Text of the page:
Setting the Stage: Behind the Scenes of a Summit Video Shoot

Post by Jesse Oxford

IMG_7011As filmmaker, I regularly lead teams of people who tackle complex problems behind the scenes in order to tell beautiful stories. When managed well, the climate of a film set is controlled clockwork. When mismanaged, tensions rise – problems multiply – and in the end the atmosphere behind-the-scenes seeps into the picture itself.

This is always a risk. In every single production. Even ones I direct for the Leadership Summit.

Each year that my team is trusted to produce the Summit Promo video, we like to challenge ourselves. This year was no different.

Our plan: Build an art-installation sculpture out of 178 unique polygons. This sculpture would serve as a digital projection background for the promo campaign.

To paint a picture of some of the complexity without getting overly technical: We, first, needed to design a 3D digital model of the sculpture. After perfecting the design digitally we built the 13’ high by 28’ wide physical structure in a studio over 5 days. Then using a complicated projection system called “Pandora’s Box” (I’m not even kidding) we were able to shine animations onto the structure that perfectly matched the contours of the physical object. Basically it allows you to do things like project an image of a car – onto a car shaped object, and it will look like its really driving.

It had all the hallmarks of a disastrous relationship between technicians and artists with competing visions and too little time.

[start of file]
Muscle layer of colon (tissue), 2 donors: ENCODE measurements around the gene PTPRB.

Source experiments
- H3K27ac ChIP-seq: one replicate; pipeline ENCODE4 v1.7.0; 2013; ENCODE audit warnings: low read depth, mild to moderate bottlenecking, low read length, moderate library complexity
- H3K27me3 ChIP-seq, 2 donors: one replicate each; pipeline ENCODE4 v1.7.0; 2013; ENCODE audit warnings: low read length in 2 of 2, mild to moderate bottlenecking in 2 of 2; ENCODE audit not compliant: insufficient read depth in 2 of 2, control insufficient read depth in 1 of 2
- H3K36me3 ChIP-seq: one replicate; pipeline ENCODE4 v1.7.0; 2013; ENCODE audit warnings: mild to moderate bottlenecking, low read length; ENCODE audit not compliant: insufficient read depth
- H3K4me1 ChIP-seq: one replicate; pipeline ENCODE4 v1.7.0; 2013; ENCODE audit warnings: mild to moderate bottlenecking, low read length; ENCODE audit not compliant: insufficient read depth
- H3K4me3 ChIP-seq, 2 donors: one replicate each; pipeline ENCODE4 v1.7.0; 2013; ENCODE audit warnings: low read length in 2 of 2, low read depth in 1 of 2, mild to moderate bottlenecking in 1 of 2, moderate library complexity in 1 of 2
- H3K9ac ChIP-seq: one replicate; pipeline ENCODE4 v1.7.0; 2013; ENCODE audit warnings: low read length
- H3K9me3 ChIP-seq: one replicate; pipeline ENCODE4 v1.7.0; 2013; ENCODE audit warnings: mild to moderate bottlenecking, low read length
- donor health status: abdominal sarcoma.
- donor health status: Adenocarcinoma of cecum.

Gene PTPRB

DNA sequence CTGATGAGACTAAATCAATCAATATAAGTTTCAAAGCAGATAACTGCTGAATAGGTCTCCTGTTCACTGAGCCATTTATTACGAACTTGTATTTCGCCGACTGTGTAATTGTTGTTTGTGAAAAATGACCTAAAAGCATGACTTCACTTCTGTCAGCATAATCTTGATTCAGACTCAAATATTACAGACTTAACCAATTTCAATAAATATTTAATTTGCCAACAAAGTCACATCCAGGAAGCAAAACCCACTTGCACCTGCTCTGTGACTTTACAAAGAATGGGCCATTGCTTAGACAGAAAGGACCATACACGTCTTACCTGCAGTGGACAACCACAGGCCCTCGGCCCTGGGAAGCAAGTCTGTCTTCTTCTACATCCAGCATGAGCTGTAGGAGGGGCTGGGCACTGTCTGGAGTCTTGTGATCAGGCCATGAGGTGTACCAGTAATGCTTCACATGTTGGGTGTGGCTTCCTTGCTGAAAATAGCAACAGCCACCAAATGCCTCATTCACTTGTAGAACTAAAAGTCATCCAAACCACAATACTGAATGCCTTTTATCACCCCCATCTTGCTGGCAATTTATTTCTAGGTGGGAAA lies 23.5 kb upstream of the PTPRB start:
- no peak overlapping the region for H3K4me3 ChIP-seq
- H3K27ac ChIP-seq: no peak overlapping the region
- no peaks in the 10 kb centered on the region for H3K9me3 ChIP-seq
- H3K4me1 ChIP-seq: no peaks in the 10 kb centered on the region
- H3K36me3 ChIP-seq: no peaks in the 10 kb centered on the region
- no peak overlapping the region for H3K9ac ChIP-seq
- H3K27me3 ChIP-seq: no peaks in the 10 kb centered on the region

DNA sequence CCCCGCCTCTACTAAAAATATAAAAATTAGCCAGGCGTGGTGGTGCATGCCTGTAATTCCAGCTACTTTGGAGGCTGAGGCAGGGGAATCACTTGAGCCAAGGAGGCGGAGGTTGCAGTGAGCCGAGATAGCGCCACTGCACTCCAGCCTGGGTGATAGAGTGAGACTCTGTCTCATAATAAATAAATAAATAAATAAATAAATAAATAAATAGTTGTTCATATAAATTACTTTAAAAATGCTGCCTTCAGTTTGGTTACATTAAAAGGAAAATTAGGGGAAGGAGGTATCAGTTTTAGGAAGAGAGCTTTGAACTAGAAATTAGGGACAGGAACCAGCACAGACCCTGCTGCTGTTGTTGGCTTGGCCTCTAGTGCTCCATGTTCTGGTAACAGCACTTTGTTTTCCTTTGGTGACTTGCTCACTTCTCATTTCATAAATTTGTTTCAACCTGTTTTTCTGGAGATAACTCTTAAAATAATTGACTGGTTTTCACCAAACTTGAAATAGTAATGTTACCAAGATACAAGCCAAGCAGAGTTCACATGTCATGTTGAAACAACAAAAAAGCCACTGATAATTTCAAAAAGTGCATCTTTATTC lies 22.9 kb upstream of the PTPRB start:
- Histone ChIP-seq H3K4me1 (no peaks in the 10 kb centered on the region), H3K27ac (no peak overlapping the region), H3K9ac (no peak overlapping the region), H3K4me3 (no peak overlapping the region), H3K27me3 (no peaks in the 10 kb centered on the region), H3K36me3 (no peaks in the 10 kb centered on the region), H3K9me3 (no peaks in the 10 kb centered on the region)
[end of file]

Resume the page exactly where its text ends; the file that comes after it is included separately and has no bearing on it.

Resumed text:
But it didn’t end in disaster. In fact, things went oddly without disruption. Why?

I would say it had something to do with the leadership skills our team has learned from the Summit. Of course he would say that, you’re thinking. Yes – but it’s true. For the last decade, we’ve attended the Summit nearly every year and the skills we’ve gained from the leaders we’ve heard speak have influenced our work in tangible ways.

Thats why I love being part of the Summit community so much. Its not just for pastors or church workers, but for leaders of creative teams like myself who want to use their gifts on behalf of the Kingdom of God in this world.

No matter what project I find myself working on, I can always count on problems to arise. But there is seldom a time when I don’t draw on something I heard at the Summit that is helpful in charting a course forward.

247014_10151622031255491_346853131_nJesse Oxford is Creative Director / Principal at J. Oxford Studios a Chicago-based Creative Agency dedicated exclusively to partnering with organizations that are working to do GOOD.


  1. says

    Jesse, that was beautiful. I love it when art and video can be incorporated into a cohesive creative element. That was a great promo video, and I’m even more excited to participate in this year’s Summit!


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